Trump pushes rumor of prayer rugs at the border by citing an anonymous rancher who provided no evidence
President Donald Trump took an unnamed border rancher at her word that she’s found prayer rugs, used by some Muslims during worship, along the southern border.
The claim comes from a report in the Washington Examiner, a conservative news outlet, which offered no other evidence of the rancher’s observation and cites no other sources. The author of the article is Anna Giaritelli. According to the Daily Beast, she’s the former press secretary for the Federation for American Immigration Reform, which the Southern Poverty Law Center classifies as a hate group. Giaritelli did not respond to VICE News’ request for comment.
“Border rancher: ‘We’ve found prayer rugs out here. It’s unreal.’ Washington Examiner People coming across the Southern Border from many countries, some of which would be a big surprise,” Trump tweeted Friday morning.
Rumors about prayer rugs at the border have circulated for more than a decade: In 2014, for example, Breitbart published a story that also cited a single anonymous source, without evidence, that they had also seen prayer rugs at the border. Fact-checkers have also debunked several politicians’ claims about border rugs at the southern border.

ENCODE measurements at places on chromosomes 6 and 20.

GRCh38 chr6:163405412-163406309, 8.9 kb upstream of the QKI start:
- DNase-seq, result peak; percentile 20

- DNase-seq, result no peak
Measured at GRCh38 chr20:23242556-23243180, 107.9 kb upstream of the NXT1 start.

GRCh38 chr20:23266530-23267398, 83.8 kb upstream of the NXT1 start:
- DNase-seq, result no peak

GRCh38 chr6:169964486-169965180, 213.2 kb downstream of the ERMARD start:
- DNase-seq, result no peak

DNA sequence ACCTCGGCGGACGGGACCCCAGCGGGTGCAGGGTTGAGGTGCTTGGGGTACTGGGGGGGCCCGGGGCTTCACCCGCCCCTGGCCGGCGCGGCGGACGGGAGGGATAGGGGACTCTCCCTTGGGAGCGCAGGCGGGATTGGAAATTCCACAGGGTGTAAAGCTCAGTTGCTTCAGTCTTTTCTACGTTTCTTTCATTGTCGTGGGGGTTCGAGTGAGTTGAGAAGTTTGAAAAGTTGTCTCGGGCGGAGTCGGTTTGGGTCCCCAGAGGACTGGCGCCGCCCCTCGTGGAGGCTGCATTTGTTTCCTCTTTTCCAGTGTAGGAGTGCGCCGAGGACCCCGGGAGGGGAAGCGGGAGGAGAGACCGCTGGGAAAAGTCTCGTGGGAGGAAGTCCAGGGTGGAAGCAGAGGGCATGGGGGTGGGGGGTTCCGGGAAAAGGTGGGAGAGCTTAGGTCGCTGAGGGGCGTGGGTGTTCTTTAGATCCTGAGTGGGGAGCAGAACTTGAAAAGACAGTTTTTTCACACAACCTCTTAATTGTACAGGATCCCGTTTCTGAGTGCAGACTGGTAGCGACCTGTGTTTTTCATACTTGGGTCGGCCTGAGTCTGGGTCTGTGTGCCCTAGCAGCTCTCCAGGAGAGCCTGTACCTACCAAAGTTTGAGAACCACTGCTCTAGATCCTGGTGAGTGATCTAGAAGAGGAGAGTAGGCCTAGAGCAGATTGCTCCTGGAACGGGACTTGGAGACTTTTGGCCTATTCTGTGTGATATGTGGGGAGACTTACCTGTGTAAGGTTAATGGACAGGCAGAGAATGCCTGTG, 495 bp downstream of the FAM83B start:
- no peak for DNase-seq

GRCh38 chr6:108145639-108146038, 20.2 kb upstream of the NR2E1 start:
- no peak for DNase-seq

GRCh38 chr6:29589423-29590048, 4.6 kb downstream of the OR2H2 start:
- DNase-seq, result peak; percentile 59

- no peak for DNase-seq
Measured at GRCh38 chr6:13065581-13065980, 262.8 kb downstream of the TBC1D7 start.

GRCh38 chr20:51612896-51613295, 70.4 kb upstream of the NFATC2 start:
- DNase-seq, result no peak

Trump frequently tries to link terrorism to border security, even though a good amount of research conducted since 9/11 indicates that the principal terror threat to the U.S. is homegrown. Trump also often associates terrorism to Muslims. “Islam hates us,” Trump said in March 2016. Last year, Trump — without evidence, once again — pointed to group of migrants and asylum seekers traveling toward the U.S. border as a possible terrorists.
“I think there’s a very good chance you have people in there,” the president said in reference to terrorists, although he conceded there was “no proof of anything.”
The Trump administration has drastically inflated statistics on attempted border crossings made by known or suspected terrorists. Customs and Border Protection said in January that six people in terrorism databases were stopped at the southern border in the first half of fiscal year 2018. White House press secretary Sarah Huckabee Sanders, however, claimed that number was 4,000 in that entire fiscal year. Conversely, Customs and Border Protection said its agents stopped 91 people in the database on the U.S.’s northern border, 41 of whom were not American residents.
In 2017, the State Department also said that terrorist groups were more likely to access the U.S. through other means than through the southern border.
Cover image: President Donald Trump speaks about American missile defense doctrine, Thursday, Jan. 17, 2019, at the Pentagon. (AP Photo/ Evan Vucci)